Reviewed by Monica LeJeune, RN Instructor, LSUE on 4/24/20

Has comprehensive unfolding case studies that guide the reader to recognize and manage the scenario presented. Assists in critical thinking process. read more

Has comprehensive unfolding case studies that guide the reader to recognize and manage the scenario presented. Assists in critical thinking process.

Accurately presents health scenarios with real life assessment techniques and patient outcomes.

Relevant to nursing practice.

Clearly written and easily understood.

Consistent with healthcare terminology and framework

Has a good reading flow.

Topics presented in logical fashion

Easy to read.

No grammatical errors noted.

Text is not culturally insensitive or offensive.

Good book to have to teach nursing students.

Reviewed by april jarrell, associate professor, J. Sargeant Reynolds Community College on 1/7/20

The text is a great case study tool that is appropriate for nursing school instructors to use in aiding students to learn the nursing process. read more

The text is a great case study tool that is appropriate for nursing school instructors to use in aiding students to learn the nursing process.

The content is accurate and evidence based. There is no bias noted

The content in the text is relevant, up to date for nursing students. It will be easy to update content as needed because the framework allows for addition to the content.

The text is clear and easy to understand.

Framework and terminology is consistent throughout the text; the case study is a continual and takes the student on a journey with the patient. Great for learning!

The case studies can be easily divided into smaller sections to allow for discussions, and weekly studies.

The text and content progress in a logical, clear fashion allowing for progression of learning.

No interface issues noted with this text.

No grammatical errors noted in the text.

No racial or culture insensitivity were noted in the text.

I would recommend this text be used in nursing schools. The use of case studies are helpful for students to learn and practice the nursing process.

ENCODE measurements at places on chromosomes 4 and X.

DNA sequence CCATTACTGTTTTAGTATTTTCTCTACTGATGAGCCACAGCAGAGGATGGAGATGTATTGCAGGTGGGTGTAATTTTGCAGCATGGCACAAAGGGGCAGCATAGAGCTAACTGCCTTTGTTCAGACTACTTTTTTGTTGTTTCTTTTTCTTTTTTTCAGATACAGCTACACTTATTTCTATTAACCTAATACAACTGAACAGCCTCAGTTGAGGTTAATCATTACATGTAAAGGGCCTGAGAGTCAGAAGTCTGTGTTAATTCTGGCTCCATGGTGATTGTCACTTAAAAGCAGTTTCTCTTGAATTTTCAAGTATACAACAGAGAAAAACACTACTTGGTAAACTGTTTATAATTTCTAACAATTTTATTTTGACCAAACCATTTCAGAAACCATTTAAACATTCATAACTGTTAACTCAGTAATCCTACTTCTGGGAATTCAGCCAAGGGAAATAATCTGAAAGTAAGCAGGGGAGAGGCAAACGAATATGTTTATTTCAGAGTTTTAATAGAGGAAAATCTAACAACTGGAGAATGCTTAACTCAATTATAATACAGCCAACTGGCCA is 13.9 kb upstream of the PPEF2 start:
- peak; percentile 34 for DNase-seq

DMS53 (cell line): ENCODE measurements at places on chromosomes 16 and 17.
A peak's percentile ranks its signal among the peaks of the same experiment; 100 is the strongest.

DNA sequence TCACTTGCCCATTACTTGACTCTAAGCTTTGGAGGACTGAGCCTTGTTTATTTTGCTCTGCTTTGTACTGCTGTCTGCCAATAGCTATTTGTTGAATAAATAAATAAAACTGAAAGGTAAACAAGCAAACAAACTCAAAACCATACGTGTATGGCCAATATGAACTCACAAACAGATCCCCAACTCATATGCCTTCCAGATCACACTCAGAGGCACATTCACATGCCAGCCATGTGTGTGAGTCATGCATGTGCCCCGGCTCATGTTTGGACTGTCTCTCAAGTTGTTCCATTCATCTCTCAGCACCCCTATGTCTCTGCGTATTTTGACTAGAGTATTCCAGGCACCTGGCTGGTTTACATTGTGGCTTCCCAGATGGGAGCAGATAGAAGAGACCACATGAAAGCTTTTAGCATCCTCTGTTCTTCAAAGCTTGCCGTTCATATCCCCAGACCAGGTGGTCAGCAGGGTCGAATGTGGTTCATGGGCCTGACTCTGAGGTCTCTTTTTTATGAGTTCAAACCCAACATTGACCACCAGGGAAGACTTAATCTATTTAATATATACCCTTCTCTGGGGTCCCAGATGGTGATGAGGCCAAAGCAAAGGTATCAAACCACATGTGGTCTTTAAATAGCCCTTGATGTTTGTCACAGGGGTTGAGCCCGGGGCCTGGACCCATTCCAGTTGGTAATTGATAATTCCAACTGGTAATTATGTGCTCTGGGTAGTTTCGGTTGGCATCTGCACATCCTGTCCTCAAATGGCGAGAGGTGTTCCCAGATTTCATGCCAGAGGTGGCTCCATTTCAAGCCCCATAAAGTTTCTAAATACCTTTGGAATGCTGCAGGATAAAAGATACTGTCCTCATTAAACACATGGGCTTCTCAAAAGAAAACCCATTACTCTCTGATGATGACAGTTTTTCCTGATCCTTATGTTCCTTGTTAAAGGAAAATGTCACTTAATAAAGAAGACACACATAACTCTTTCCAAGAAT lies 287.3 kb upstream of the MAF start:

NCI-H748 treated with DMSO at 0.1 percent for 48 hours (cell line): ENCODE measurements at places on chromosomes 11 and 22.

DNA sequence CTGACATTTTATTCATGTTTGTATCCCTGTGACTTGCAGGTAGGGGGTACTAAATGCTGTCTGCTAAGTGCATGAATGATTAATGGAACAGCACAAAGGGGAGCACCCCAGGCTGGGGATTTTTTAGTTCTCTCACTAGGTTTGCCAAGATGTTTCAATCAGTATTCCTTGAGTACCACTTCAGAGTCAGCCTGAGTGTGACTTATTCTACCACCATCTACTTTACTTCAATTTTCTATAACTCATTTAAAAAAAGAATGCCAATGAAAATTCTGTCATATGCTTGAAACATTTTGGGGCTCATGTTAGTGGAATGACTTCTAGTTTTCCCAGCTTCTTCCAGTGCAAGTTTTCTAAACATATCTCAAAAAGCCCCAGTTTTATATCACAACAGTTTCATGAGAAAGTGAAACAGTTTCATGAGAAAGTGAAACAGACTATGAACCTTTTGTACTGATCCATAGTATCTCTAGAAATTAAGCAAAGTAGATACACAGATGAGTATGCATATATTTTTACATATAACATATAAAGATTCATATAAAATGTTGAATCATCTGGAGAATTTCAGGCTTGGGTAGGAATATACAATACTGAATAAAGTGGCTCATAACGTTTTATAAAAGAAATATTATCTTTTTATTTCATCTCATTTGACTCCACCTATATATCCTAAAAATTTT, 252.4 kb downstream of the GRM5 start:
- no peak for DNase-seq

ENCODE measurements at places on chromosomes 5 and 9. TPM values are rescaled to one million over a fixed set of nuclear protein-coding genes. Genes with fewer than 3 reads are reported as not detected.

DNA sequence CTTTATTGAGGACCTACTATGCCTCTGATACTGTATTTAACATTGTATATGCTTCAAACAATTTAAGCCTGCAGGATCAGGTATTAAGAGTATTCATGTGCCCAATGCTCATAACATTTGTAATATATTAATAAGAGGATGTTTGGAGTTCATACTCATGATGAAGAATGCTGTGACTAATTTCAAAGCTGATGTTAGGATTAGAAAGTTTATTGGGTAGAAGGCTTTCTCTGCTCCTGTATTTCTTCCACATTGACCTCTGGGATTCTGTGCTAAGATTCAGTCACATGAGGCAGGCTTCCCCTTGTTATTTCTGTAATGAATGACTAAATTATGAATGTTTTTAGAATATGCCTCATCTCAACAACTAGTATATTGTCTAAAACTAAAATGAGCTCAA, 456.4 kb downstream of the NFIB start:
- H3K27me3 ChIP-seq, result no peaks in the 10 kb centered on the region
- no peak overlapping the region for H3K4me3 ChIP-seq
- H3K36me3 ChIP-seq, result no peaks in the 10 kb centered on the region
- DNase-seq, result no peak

Reviewed by Lisa Underwood, Practical Nursing Instructor, NTCC on 12/3/19

The text provides eight comprehensive case studies that showcase the different viewpoints of the many roles involved in patient care. It encompasses the most common seen diagnoses seen across healthcare today. Each case study comes with its own... read more

The text provides eight comprehensive case studies that showcase the different viewpoints of the many roles involved in patient care. It encompasses the most common seen diagnoses seen across healthcare today. Each case study comes with its own set of learning objectives that can be tweaked to fit several allied health courses. Although the case studies are designed around the Canadian Healthcare System, they are quite easily adaptable to fit most any modern, developed healthcare system.

Content Accuracy rating: 3

Overall, the text is quite accurate. There is one significant error that needs to be addressed. It is located in the DVT case study. In the study, a popliteal artery clot is mislabeled as a DVT. DVTs are located in veins, not in arteries. That said, the case study on the whole is quite good. This case study could be used as a learning tool in the classroom for discussion purposes or as a way to test student understanding of DVTs, on example might be, "Can they spot the error?"

At this time, all of the case studies within the text are current. Healthcare is an ever evolving field that rests on the best evidence based practice. Keeping that in mind, educators can easily adapt the studies as the newest evidence emerges and changes practice in healthcare.

All of the case studies are well written and easy to understand. The text includes several hyperlinks and it also highlights certain medical terminology to prompt readers as a way to enhance their learning experience.

Across the text, the language, style, and format of the case studies are completely consistent.

The text is divided into eight separate case studies. Each case study may be used independently of the others. All case studies are further broken down as the focus patient passes through each aspect of their healthcare system. The text's modularity makes it possible to use a case study as individual work, group projects, class discussions, homework or in a simulation lab.